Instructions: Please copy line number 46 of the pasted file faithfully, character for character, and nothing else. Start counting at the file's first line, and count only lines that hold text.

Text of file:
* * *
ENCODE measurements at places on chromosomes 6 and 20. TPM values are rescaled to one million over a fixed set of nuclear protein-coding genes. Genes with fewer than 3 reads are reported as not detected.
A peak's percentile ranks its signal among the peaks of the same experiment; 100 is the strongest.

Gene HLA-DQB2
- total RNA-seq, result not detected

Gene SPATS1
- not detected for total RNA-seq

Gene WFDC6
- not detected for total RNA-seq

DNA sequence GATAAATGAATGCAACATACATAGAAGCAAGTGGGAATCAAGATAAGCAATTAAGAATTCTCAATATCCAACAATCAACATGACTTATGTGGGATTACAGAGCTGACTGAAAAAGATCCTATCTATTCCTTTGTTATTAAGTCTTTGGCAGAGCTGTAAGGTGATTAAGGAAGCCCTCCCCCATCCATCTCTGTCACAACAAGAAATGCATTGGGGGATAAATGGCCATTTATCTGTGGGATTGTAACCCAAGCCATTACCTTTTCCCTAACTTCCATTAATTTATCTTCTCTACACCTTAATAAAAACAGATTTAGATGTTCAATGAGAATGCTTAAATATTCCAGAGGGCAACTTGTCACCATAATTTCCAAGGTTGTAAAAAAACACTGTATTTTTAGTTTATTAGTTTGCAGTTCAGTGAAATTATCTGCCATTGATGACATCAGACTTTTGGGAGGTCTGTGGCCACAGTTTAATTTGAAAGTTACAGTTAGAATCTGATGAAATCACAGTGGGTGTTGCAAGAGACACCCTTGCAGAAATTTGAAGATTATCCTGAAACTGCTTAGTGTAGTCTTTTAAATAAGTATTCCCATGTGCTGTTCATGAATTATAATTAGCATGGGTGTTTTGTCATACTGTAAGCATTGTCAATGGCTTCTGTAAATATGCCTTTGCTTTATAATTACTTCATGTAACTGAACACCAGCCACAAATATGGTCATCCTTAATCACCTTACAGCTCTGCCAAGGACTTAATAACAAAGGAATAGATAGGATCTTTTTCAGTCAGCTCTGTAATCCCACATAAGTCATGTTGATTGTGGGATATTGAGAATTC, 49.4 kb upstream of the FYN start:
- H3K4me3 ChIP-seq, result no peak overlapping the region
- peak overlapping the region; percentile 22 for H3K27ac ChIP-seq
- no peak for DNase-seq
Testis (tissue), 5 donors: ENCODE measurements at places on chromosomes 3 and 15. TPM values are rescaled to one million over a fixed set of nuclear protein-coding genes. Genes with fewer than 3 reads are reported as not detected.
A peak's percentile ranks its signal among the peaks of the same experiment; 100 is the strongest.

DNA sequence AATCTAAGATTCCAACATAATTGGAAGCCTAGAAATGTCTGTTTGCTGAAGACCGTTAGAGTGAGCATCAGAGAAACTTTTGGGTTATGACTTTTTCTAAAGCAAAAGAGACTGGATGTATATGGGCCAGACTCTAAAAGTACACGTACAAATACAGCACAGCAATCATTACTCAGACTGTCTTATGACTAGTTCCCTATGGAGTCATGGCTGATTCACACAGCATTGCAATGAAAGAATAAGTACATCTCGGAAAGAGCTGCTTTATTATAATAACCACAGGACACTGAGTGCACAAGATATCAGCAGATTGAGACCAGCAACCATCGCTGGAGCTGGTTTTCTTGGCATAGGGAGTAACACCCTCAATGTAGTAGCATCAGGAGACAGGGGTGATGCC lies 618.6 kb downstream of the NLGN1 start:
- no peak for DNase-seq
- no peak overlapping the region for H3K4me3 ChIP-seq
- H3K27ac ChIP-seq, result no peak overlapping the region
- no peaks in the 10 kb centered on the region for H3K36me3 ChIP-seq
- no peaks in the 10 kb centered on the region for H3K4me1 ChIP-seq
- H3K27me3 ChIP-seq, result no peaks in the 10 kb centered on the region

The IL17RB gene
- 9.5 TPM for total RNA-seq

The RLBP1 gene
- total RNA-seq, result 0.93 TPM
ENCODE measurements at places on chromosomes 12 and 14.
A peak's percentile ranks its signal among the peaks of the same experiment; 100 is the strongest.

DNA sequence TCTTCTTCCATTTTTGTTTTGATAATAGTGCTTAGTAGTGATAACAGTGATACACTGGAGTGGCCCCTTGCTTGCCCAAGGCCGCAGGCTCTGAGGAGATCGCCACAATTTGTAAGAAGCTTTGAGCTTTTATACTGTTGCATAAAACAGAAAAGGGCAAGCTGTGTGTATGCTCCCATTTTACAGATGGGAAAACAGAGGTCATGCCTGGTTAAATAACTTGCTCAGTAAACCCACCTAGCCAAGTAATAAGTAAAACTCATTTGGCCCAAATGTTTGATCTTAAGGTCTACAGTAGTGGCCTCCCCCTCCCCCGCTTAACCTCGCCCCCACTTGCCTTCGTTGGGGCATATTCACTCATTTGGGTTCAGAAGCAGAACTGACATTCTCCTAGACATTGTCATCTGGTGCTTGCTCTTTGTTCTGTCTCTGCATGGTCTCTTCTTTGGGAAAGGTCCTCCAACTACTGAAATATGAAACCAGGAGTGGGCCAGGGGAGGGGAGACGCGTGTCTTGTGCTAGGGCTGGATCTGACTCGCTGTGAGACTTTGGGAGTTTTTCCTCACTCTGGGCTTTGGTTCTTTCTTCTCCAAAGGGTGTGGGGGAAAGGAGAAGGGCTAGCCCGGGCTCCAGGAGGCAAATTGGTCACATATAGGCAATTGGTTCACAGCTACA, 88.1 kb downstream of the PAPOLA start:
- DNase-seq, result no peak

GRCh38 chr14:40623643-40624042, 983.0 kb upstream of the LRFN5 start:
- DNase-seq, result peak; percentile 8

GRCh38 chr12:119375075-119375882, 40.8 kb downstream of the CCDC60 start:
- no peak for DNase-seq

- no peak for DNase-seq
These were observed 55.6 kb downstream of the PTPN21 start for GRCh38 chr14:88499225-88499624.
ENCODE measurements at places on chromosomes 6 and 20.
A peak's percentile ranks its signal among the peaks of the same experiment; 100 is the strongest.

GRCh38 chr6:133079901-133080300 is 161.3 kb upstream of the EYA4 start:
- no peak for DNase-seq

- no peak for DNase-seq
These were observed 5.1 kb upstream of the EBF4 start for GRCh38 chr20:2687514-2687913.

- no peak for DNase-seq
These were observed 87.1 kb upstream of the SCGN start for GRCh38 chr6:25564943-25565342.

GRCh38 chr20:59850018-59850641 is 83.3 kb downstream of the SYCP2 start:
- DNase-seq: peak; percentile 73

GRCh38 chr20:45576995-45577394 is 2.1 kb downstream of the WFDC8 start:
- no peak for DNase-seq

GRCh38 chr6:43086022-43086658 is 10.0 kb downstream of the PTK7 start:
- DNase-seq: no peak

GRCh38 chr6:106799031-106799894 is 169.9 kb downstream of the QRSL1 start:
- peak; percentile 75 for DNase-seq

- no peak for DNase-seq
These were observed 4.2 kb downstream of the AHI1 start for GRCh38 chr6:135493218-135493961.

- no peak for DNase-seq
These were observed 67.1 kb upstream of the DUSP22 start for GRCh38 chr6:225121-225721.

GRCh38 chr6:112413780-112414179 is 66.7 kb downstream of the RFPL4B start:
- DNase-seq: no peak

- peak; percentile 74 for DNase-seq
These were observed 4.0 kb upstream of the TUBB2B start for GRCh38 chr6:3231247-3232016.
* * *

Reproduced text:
GRCh38 chr20:45576995-45577394 is 2.1 kb downstream of the WFDC8 start: